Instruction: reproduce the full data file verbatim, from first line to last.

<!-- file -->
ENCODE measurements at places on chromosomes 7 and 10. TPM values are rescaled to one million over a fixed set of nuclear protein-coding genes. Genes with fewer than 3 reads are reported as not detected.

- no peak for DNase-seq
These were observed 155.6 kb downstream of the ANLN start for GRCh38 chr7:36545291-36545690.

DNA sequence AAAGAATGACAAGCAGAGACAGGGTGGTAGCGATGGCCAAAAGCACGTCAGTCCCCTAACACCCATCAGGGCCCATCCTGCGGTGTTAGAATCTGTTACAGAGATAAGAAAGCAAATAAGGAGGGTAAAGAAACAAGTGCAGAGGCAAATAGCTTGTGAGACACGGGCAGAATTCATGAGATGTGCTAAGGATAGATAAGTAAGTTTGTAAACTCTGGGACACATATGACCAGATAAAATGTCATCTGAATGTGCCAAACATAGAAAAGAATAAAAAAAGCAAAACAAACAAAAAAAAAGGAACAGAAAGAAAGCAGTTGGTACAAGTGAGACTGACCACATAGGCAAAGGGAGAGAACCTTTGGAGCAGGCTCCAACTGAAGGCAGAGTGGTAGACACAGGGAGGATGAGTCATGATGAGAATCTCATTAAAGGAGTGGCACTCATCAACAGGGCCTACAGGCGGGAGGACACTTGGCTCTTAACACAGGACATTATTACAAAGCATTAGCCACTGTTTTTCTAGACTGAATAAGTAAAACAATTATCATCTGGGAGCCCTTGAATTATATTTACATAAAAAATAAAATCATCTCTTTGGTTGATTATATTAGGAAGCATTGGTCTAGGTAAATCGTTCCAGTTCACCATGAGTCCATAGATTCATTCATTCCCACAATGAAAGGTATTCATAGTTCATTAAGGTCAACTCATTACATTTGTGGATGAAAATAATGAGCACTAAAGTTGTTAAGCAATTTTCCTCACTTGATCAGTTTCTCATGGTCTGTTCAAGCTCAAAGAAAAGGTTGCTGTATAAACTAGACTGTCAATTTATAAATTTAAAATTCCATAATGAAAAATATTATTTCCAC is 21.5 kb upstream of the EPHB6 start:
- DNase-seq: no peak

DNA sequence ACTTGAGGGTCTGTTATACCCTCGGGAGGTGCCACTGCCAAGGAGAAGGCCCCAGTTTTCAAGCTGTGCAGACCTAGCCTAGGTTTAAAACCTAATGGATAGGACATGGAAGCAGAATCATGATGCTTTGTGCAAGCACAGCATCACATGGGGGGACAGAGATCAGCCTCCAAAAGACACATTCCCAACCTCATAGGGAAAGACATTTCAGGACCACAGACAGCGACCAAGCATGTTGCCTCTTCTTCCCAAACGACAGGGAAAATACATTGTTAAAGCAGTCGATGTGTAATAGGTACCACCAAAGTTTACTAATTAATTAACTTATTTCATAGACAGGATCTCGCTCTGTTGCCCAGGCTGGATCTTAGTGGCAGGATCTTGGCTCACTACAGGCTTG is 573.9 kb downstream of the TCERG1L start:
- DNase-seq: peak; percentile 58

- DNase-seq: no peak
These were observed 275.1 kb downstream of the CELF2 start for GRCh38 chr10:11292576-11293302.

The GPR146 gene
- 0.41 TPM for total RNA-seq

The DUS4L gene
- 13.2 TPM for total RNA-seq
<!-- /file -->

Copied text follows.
ENCODE measurements at places on chromosomes 7 and 10. TPM values are rescaled to one million over a fixed set of nuclear protein-coding genes. Genes with fewer than 3 reads are reported as not detected.

- no peak for DNase-seq
These were observed 155.6 kb downstream of the ANLN start for GRCh38 chr7:36545291-36545690.

DNA sequence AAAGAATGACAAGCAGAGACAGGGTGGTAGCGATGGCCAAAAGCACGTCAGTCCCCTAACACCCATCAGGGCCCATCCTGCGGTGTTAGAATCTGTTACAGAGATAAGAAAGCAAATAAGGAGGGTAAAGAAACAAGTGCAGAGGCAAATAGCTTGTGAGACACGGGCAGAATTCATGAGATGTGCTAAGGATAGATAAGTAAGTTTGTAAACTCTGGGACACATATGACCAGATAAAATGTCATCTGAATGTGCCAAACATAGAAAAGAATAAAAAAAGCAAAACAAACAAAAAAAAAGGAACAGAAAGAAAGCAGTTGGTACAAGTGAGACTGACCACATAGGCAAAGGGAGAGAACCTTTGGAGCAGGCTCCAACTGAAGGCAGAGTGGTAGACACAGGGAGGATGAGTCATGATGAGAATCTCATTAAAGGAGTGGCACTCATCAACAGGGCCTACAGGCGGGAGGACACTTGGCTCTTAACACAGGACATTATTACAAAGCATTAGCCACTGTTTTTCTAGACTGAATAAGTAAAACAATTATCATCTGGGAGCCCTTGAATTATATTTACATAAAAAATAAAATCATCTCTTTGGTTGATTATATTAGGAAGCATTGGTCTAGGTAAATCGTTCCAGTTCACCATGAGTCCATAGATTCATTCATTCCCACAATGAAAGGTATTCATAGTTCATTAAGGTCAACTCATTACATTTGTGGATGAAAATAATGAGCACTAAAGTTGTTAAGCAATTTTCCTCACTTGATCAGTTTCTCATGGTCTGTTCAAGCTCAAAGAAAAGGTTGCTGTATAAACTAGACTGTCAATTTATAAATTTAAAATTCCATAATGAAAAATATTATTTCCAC is 21.5 kb upstream of the EPHB6 start:
- DNase-seq: no peak

DNA sequence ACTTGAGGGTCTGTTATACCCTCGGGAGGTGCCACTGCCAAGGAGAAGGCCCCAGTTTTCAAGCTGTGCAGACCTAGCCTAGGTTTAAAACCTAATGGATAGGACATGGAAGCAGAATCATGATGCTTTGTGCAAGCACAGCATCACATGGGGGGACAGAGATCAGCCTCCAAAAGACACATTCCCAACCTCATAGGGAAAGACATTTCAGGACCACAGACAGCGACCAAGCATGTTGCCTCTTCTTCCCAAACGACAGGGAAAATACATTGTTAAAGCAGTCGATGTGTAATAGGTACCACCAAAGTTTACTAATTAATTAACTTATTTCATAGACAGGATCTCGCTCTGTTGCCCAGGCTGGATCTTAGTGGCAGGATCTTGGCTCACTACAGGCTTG is 573.9 kb downstream of the TCERG1L start:
- DNase-seq: peak; percentile 58

- DNase-seq: no peak
These were observed 275.1 kb downstream of the CELF2 start for GRCh38 chr10:11292576-11293302.

The GPR146 gene
- 0.41 TPM for total RNA-seq

The DUS4L gene
- 13.2 TPM for total RNA-seq